Diversity management has been evolving to include inclusion and equity management to foster belonging, as more organizations grasp the strategic imperative of having IDEA baked into their DNA. True IDEA is transformational, not transactional; and strategy-driven, not compliance-driven. Effective IDEA implementation can enable an organization increase its market share by:
Increasing sales of existing products/services in existing markets
Introducing existing products in new markets
Innovating new products for existing and new markets
Potentially increasing corporate social responsibility
Increasing profits due to efficiency and productivity gains that result from better collaboration and team effectiveness
An increase in employee satisfaction and engagement
Those with the right “IDEA” make products and offer services more suitable for a wide range of customers. This is demonstrated in the stories of the soap dispensers that didn’t recognize dark skin or the crash test dummies that didn’t factor in safety for female bodies, just to name a few.
We tend to think inclusion, diversity, equity, and accessibility are about helping other people with their problems. We don’t realize that the process of learning about cultures and identities (including ours) and that others are having a different experience, is actually life-changing for us and gives us many insights that propel us into our better selves and maximize our potential.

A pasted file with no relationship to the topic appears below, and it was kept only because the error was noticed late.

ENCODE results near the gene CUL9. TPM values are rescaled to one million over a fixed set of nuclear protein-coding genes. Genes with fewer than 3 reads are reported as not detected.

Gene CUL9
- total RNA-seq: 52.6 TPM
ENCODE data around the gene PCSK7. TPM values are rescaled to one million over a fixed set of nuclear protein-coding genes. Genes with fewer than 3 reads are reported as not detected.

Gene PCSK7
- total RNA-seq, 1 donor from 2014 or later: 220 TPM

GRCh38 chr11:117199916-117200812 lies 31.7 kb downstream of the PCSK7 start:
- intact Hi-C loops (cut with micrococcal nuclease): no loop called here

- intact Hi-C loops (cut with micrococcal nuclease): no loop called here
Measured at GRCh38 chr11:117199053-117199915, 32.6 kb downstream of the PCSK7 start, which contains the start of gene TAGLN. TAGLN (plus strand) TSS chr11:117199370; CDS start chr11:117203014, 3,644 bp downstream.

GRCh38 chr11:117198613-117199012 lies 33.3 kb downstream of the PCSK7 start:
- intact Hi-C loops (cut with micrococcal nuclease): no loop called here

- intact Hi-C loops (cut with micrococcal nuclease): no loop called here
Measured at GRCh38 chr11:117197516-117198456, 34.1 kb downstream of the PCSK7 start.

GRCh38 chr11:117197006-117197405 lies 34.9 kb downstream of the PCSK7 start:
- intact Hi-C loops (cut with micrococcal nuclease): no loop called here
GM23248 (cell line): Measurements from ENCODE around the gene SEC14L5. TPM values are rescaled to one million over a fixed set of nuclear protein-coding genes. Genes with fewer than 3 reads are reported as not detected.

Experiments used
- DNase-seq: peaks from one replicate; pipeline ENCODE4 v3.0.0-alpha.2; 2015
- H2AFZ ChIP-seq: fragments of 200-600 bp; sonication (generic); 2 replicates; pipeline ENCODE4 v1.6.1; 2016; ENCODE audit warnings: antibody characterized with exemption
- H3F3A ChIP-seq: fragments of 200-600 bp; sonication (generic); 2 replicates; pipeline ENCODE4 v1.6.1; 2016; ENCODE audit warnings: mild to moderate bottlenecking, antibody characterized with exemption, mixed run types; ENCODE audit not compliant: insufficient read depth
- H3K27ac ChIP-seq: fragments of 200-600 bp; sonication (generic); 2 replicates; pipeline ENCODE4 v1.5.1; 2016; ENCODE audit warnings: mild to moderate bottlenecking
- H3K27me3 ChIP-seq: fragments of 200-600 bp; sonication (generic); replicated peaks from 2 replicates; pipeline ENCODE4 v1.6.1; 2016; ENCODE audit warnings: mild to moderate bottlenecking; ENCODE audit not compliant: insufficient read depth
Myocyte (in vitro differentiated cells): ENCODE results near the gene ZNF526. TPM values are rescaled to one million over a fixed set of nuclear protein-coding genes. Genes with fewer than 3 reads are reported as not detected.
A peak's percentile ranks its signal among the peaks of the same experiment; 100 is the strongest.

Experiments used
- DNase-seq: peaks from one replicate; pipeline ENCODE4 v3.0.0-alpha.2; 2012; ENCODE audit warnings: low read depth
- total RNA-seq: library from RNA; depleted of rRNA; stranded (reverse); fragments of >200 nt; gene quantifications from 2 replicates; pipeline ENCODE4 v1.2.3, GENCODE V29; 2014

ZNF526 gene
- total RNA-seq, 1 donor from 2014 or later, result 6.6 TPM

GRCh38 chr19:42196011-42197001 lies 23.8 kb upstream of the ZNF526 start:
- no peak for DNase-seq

Furthermore, a rising tide lifts all boats. If we care about and address the issues that disproportionately affect the marginalized in our teams, organizations, and communities, we are helping ourselves in the long run. For example, closed captions may have been designed in consideration for people who are hard of hearing, but today, many hearing people enjoy the benefits of closed-captions, too. Likewise, SMS texting was invented by Finish inventor, Matti Makonen and his team, to help deaf people communicate. Today, texting is universal and has inspired other popular instant messaging services like WhatsApp, Messenger, and Telegram.
I encourage everyone to develop an interest in and personal responsibility for learning about and cultivating IDEA. Remember that others are having a different experience than you. So, use inquiry and curiosity to understand their world and broaden your perspective.
If making the world a better place for all who live in it is not your cup of tea, or hearing the words diversity, inclusion, equity, or accessibility evokes resistance or fatigue in you, at least consider the economic benefits articulated here and nicely summed up in the leadership expert Tom Peters’ words: “I am not a fan of diversity because I want to go to heaven. I am a fan of diversity because I want to make a lot of money!”
Setche Kwamu-Nana is an inclusion, diversity, and equity (IDE) professional, building bridges that transform hearts, minds, systems, and behaviors. She has a degree in chemical engineering, an MBA with a concentration in human resource management, and is a Certified Diversity Professional by the National Diversity Council. She worked as an IDE leader at Caterpillar Inc. and Intuit Inc., and is also a facilitator at the National Conflict Resolution Center and Non-profit Management Solutions. www.setche.com